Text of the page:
By Bones Bacon

From time to time I get suspension in at the shop to set up for an Expert or Pro rider, and even though we try to get all the information necessary to set it up, sometimes egos  get in the way.

It normally starts after I send the Pro his suspension back. I get a phone call with the guy on the other end saying that the suspension feels a little stiff—and then the real story slowly begins to emerge. Based on the information he sent about his ability, weight, speed and tracks, I tell him that the setup should be close to perfect for his description.

“Well, I used to be a Pro,” he says from the other end of the line.

“How long ago was that?” I ask, trying to get a more accurate picture of where I should head with his valving.

“Oh, I am a little older now, but I still love riding bikes. I don’t push it as hard as I used to, or fly off the big jumps like when I was trying to make the big time. I think that I need my suspension to be softer than what you set it up for.”

Time catches up with everyone. Even at the highest level, there is a difference in suspension setup between a top-five AMA National rider and the National riders who are finishing in 15th place. So, imagine the difference for a rider who was a Pro back in the day and is now 10 years older and 15 pounds heavier. All of these riders love riding. They may have the same desires as the other guy, but the speed differential is immense between a front-runner Pro, decent mid-pack Pro and a Pro from 2008. The faster you ride and the more confidence you have, the stiffer you need your suspension set up. Even in the Amateur ranks, there is a big difference in setup between riders who are getting ready to turn Pro and riders who may need a couple more years under their belts before that happens. They may still ride the same class, but they require different suspension setups.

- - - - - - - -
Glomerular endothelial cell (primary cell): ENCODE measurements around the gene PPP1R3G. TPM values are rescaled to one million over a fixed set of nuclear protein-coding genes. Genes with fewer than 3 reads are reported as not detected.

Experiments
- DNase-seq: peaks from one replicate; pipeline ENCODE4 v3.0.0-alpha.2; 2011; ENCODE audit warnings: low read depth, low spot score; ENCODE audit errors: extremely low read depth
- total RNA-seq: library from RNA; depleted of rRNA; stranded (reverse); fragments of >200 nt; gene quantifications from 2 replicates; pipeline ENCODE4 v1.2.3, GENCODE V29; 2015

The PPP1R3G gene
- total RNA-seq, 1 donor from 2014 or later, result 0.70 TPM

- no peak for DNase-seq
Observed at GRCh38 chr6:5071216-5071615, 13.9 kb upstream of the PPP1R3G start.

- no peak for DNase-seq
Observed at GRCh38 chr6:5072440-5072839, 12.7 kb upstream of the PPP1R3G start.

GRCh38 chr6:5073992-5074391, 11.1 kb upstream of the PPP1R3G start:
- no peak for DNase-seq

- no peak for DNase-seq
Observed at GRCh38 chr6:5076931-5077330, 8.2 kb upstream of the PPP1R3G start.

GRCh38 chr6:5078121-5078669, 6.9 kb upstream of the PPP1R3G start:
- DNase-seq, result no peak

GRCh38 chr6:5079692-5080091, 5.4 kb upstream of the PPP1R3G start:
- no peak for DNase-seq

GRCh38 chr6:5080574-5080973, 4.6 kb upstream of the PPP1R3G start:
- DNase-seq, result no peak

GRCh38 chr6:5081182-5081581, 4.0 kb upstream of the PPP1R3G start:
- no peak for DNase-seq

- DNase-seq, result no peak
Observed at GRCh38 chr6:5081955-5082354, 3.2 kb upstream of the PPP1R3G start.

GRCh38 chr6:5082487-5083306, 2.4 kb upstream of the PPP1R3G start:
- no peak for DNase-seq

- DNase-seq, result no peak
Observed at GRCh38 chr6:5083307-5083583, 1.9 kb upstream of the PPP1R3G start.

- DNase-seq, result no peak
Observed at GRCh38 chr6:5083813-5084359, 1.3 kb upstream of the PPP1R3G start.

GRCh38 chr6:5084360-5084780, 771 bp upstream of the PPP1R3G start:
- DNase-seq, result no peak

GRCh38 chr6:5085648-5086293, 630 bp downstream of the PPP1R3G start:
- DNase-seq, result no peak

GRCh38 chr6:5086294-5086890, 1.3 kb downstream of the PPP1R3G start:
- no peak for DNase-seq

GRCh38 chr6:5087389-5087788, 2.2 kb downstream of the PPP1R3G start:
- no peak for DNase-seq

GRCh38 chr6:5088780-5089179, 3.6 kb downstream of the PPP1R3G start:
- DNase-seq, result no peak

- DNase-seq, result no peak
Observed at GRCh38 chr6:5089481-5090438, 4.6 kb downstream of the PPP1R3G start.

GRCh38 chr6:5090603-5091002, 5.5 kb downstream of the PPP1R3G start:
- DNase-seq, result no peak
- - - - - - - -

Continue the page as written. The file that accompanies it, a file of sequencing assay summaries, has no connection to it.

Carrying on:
For some reason, riders always ask to have their suspension set up for Supercross. As soon as they take it out to ride, however, they call me in full panic mode. They say that I must have made a mistake because the forks don’t move, even over the biggest jumps on their local track—and they are getting hammered when hitting all the bumps.

So, I ask, “When you said you wanted it for Supercross, did you really mean for a motocross track with Supercross-style obstacles? Or, did you mean real Supercross, as in Anaheim Stadium? Because there is a big difference.”

“Well,” he replies. “I have a Supercross track in my backyard that I built with my uncle’s skid-steer. It’s got some really big jumps on it.”

Real Supercross or arenacross suspension is so stiff that it won’t absorb the braking bumps or acceleration bumps that an outdoor motocross track has. It is deliberately valved to not move around a lot when blitzing massive whoops and slamming into steep-faced jumps. If you ever sat on a bike with real Supercross suspension, you would think something was wrong with it. It won’t move when you sit on it, when you push on it or when you get two friends to pull it down. It is too stiff for the average rider, typical track or what might pass for Supercross obstacles on your local track. It may seem wrong to you, but anything less stiff would be a disaster on a real Supercross track.

The moral of this story is not to lie to the man building your suspension. If you were a Pro back in 1990, don’t leave the time frame out of the work order. If you are not going to race a real Supercross, don’t ask to get your suspension set up for Supercross. Don’t ask to have your suspension set up for a Pro motocross rider if you’re not going to race Pro motocross. If you’re getting older and still love riding bikes, don’t be ashamed to admit your age. Being honest about your actual skill level, type of riding, age, weight, type of tracks and anything else you can think of will help you get a suspension setting that is tailored specifically to you and help ensure you stay safe and have fun riding.


bare bonesbones baconkayabamotocross suspensionmotorcycle forkspro circuitshowaWP